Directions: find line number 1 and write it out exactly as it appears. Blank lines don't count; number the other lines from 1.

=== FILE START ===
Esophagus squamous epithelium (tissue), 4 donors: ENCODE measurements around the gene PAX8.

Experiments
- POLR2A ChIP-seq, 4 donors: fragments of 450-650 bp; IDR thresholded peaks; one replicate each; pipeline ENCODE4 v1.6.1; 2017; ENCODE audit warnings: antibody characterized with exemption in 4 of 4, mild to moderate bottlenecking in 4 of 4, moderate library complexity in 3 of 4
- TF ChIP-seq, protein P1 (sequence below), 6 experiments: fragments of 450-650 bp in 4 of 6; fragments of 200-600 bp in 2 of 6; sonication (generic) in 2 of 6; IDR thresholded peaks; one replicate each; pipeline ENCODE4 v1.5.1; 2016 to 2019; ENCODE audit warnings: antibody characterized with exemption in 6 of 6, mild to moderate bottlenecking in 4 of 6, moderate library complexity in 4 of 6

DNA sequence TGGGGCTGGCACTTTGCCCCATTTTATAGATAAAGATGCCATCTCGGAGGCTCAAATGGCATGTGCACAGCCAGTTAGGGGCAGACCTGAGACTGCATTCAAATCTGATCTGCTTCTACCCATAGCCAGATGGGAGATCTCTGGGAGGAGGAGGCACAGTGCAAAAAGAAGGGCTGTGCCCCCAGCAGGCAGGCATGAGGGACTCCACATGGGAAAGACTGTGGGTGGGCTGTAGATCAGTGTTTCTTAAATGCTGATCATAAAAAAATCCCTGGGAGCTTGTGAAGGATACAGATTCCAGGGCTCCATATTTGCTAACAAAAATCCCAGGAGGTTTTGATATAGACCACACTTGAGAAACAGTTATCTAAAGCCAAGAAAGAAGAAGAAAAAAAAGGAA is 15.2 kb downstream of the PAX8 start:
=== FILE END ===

Esophagus squamous epithelium (tissue), 4 donors: ENCODE measurements around the gene PAX8.